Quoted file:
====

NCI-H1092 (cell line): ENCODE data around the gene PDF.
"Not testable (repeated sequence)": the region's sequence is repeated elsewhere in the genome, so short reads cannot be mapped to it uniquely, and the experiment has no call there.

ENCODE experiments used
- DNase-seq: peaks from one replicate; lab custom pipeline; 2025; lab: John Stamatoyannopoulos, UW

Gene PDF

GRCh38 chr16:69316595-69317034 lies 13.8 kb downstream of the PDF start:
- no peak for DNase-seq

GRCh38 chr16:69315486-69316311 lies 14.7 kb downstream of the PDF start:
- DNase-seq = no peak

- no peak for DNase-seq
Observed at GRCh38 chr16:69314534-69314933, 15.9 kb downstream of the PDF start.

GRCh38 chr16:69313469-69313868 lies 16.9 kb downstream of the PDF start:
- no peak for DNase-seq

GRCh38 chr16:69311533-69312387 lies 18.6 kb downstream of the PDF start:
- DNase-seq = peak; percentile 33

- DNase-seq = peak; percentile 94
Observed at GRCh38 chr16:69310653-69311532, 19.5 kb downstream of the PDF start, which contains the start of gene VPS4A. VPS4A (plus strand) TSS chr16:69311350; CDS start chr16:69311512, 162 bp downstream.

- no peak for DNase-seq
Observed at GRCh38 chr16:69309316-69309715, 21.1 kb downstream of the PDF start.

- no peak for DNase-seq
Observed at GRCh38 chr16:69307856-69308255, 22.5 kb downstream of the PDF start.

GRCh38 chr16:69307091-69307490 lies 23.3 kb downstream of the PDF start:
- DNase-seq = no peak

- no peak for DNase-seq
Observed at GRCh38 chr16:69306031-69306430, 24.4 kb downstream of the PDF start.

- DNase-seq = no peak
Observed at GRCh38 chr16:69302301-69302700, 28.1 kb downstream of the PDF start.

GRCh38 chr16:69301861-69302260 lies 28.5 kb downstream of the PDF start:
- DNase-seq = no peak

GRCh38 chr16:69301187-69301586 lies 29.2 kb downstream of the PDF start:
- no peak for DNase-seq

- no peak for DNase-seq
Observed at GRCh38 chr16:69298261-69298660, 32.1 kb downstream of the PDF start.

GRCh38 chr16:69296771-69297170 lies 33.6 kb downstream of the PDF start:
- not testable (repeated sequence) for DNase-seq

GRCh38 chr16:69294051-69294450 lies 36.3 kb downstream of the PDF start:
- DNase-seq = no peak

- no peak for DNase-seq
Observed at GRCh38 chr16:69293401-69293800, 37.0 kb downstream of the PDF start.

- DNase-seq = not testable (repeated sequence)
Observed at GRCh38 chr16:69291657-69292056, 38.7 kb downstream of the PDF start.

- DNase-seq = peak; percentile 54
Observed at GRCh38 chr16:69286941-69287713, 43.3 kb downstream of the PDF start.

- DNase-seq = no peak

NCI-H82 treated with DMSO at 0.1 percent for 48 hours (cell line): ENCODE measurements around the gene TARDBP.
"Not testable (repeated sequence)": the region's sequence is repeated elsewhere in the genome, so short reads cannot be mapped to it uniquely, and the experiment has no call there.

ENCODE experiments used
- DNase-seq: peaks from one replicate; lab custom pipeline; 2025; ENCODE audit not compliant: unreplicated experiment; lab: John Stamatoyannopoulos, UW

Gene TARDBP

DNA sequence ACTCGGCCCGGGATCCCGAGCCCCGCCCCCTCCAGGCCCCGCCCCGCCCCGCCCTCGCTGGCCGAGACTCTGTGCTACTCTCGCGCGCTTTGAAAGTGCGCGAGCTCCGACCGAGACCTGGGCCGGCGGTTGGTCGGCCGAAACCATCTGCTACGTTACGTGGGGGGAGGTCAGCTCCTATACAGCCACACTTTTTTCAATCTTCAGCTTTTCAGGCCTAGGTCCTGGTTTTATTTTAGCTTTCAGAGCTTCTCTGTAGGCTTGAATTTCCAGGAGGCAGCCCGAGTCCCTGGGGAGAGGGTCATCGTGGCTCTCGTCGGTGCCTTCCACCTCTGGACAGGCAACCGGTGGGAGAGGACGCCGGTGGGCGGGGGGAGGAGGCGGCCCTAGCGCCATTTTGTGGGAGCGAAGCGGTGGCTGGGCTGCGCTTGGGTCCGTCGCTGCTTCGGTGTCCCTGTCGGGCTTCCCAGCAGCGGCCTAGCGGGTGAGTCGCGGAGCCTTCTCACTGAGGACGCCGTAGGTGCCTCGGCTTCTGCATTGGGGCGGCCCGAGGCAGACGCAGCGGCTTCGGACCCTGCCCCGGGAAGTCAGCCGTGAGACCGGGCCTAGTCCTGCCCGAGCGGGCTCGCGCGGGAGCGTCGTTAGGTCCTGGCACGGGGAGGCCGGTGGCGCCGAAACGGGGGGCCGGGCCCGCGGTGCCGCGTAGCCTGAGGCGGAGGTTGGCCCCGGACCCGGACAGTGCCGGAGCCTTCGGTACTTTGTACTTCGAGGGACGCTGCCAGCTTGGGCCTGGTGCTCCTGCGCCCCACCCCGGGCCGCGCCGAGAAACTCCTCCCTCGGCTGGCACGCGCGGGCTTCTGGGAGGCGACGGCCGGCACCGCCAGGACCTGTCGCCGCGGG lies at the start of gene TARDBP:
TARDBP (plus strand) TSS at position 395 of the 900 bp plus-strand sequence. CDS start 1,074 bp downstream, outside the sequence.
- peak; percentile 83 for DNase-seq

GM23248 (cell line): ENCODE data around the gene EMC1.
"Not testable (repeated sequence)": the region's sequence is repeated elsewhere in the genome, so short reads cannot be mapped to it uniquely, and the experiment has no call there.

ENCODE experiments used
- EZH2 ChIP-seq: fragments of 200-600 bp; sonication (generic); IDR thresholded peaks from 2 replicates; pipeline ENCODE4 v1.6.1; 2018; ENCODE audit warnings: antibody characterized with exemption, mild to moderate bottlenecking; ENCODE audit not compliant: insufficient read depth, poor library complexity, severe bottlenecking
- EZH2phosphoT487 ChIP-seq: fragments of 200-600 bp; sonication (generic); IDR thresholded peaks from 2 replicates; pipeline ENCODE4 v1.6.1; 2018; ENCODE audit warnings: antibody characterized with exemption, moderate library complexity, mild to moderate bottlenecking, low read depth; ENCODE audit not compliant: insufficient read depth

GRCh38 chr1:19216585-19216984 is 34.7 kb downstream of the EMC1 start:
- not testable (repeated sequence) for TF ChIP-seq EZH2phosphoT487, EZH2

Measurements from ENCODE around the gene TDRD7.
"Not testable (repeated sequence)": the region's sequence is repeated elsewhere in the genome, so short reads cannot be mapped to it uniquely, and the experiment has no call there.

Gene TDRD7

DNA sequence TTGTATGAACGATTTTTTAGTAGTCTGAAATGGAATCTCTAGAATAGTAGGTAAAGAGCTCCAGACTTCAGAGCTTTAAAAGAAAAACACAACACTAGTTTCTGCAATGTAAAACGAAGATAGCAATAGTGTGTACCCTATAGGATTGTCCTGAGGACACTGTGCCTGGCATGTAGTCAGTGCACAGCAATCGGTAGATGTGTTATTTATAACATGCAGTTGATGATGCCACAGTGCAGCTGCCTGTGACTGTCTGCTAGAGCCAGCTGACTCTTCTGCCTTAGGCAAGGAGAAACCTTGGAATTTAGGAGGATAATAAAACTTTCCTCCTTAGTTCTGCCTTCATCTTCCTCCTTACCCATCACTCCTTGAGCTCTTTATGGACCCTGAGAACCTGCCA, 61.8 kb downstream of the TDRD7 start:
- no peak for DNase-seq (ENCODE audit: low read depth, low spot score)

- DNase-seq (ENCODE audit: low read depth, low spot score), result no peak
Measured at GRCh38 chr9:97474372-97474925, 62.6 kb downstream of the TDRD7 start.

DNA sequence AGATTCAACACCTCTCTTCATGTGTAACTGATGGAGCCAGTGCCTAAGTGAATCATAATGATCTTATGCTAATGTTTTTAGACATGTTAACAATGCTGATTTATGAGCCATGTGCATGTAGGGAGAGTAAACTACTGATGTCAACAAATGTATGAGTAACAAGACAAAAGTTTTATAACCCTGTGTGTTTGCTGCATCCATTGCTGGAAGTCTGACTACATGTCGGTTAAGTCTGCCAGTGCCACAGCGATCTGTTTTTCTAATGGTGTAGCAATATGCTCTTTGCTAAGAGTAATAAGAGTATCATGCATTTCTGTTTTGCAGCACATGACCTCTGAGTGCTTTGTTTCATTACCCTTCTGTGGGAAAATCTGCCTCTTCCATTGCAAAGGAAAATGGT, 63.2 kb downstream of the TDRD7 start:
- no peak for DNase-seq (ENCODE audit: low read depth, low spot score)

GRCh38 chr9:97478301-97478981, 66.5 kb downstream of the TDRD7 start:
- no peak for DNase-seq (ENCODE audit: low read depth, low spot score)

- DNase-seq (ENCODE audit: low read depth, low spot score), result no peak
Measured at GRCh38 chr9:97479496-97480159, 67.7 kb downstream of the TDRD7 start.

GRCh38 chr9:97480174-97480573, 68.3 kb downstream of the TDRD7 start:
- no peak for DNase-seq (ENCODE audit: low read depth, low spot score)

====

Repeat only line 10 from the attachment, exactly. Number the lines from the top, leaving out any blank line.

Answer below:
- no peak for DNase-seq